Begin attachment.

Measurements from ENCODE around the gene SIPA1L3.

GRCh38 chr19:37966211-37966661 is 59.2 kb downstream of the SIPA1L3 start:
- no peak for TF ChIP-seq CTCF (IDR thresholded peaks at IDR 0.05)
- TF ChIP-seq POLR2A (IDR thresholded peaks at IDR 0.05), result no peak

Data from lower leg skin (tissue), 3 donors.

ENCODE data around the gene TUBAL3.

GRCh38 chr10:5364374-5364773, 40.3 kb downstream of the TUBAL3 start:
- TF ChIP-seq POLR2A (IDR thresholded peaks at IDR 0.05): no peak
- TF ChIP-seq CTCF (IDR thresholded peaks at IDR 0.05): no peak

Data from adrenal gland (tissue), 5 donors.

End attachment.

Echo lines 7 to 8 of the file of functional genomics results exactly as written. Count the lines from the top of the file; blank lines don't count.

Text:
GRCh38 chr10:5364374-5364773, 40.3 kb downstream of the TUBAL3 start:
- TF ChIP-seq POLR2A (IDR thresholded peaks at IDR 0.05): no peak